"And now, after almost 2,000 years, some of the most ancient communities of Christians, from the Copts of Egypt, to the Nestorians and Assyrian believers of Syria, to the Chaldean and Assyrian believers of Iraq are now in danger of extermination, genocide. As the evil of ISIS and its allies sweep across the Middle East, an ancient civilization is being annihilated, its people perishing, crucified, decapitated, and buried alive in their ancestral soil. The Vicar of Baghdad recounted this year how ISIS ordered four Christian children to renounce Jesus and follow Mohammed. 'No,' they said, 'We love Yeshua ... He has always been with us.' These were the last words the children were ever to speak in this life as ISIS beheaded them."
Each year, 100 million Christians suffer persecution, imprisonment and even death for their faith in Jesus Christ. According to The Voice of the Martyrs, "more people have died for their faith in Christ in the last 100 years" than in the previous 19 centuries combined.
"This very body, the United Nations, adopted the Universal Declaration of Human Rights which declares that everyone has the right to 'manifest his religion or belief in teaching, practice, worship and observance,' Cahn said. "In the World Summit Outcome Document of September 2005, paragraph 139, the United Nations declared that the international community has the responsibility to protect populations from genocide, ethnic cleansing, and crimes against humanity.
"So the question must be asked, 'Where are all the resolutions?' 'Where are all the troops?' 'Where are all the actions taken to protect the most persecuted people on earth?' 'And where's the universal outcry?' It's a strange and immoral silence, the same strange and immoral silence that allowed 6 million Jews to be delivered to their deaths. We must not repeat the mistake of the last century. Evil never stays put. The same darkness that destroyed 6 million Jewish lives would end up destroying over 60 million lives throughout the world. The evil that first warred against the Jewish people was a harbinger of what would soon overcome the earth."
Strang pointed out how the media, until recently, has largely ignored the plight of persecuted Christians in the Middle East and elsewhere.
"It should have shocked the conscience of the world, but it registered barely a blip on the media's radar for decades," Strang said.
Kevin Jessip, president of the Global Strategic Alliance, a Wellington, Florida-based ministry that helped host the event, said the U.N. was born in the midst of a "horrific global conflict, sparked by outrageous, murderous political ideologies—which led to the slaughter of millions around the world ... ."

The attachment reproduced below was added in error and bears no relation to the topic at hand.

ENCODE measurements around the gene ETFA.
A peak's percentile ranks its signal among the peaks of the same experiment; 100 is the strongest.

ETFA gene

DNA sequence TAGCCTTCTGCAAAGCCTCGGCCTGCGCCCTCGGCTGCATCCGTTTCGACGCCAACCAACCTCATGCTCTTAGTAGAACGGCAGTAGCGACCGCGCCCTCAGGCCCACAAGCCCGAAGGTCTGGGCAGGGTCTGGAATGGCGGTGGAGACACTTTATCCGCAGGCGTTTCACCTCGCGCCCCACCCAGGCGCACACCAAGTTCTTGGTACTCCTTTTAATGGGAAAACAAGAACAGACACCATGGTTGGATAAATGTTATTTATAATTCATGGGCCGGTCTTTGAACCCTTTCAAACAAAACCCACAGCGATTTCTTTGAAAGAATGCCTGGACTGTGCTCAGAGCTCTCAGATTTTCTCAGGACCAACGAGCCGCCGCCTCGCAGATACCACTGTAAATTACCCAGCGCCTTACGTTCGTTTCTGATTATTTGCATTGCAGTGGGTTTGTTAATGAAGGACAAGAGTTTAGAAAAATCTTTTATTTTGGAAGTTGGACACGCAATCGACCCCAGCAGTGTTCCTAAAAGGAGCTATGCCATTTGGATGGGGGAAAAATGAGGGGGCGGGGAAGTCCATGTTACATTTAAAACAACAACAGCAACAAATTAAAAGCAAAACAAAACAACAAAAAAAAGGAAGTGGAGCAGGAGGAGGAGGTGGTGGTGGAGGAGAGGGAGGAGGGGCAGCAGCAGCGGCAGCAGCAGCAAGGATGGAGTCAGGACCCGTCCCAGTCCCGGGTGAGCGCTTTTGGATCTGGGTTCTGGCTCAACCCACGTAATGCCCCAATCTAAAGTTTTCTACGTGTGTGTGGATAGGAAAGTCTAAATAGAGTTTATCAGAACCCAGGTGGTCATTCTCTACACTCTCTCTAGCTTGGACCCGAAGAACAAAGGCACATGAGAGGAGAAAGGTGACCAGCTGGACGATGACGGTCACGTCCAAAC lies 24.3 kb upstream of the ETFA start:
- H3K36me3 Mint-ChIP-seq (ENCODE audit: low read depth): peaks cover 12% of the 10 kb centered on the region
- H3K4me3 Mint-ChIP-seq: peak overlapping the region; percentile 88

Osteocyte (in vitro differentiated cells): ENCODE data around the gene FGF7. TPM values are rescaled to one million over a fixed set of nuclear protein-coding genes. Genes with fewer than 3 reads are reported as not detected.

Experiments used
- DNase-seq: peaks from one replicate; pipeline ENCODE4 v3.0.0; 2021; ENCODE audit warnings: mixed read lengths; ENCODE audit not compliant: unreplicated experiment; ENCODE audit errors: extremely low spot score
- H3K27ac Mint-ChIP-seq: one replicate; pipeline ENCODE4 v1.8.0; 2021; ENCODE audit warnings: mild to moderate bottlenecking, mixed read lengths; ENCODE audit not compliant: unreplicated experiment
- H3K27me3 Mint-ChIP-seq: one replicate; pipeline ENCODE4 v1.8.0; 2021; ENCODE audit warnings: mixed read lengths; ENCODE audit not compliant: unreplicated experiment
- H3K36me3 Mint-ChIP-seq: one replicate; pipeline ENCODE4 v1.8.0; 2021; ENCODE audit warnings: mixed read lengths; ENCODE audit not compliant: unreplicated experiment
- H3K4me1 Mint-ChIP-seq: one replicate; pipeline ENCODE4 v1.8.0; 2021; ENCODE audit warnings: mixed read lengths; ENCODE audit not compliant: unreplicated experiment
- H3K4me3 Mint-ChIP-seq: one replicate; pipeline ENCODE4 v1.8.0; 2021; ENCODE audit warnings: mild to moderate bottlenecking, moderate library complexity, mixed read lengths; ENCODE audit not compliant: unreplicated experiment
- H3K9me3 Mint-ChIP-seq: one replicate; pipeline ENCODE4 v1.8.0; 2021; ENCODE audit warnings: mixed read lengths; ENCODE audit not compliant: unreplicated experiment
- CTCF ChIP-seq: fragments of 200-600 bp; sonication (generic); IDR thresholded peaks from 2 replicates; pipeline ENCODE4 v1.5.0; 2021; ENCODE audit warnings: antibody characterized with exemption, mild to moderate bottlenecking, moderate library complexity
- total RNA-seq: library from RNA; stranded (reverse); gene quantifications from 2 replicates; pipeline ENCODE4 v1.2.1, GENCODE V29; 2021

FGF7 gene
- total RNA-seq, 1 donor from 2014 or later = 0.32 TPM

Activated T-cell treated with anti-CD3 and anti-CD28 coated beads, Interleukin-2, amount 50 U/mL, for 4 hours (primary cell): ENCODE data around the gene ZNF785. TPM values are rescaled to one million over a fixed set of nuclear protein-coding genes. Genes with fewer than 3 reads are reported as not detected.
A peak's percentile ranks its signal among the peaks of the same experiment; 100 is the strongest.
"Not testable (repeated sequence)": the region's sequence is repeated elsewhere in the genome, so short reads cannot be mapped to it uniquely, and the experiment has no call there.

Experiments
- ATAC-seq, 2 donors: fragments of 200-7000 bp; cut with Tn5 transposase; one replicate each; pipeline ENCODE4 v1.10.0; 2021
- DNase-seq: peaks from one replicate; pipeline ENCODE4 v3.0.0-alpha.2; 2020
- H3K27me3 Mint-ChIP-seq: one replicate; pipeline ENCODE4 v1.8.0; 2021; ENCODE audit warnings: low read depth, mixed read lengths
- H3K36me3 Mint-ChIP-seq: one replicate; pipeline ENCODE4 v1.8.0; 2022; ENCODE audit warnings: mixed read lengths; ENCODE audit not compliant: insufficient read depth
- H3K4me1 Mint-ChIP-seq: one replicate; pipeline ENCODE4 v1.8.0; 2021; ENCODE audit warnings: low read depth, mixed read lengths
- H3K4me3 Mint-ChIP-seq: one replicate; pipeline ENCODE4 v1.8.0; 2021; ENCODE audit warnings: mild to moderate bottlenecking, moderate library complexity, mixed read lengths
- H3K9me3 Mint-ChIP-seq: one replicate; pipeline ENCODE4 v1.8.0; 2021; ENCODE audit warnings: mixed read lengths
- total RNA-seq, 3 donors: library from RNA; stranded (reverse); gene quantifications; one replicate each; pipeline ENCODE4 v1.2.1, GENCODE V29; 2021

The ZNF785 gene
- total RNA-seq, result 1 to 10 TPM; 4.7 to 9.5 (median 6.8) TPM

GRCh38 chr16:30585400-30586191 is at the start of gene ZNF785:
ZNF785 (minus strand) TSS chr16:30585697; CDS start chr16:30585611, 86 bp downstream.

"Today, we stand on the precipice of the greatest holocaust-like aggression of world domination, as the extreme Islamic ideologies of ISIS has declared Christianity as its No. 1 enemy," Jessip said. "The plight of Christians globally is a growing threat and the frightening situation facing Christian minorities in Muslim countries and elsewhere should cause grave concern for all peace loving free societies."
Those speaking at the event, including Family Research Council President Tony Perkins, Family Research Council Executive Vice President Lt. Gen. (Ret.) William G. Boykin, Archbishop Bernadito C. Auza, the Permanent Observer of the Holy See to the U.N., and many others, called on the U.N. Security Council to sponsor a resolution regarding the protection of Christians and religious minorities in the Middle East. They also called on President Obama to appoint an envoy to begin taking action against persecution around the globe and for an International Day of Prayer in solidarity for the plight of Christians.
"It's no coincidence that you are here today, or that you are listening at this time," Strang said. "The Lord will not hold us blameless if we pretend this isn't happening. We must act and we must act soon. We have been called by the Lord to serve at this critical time, not only in the history of our nation, but in the history of the world.
"Allow me to close with two thoughts—one from Edmund Burke and the other from Moses. Burke, the Irish statesman, is best remembered for saying, 'The only necessary for the triumph of evil is for good men to do nothing.' Moses, who received the Ten Commandments from God, offers us this encouragement down through the mists of time: 'Be strong and courageous. Do not be afraid or terrified because of them, for the Lord your God goes with you; he will never leave you nor forsake you.'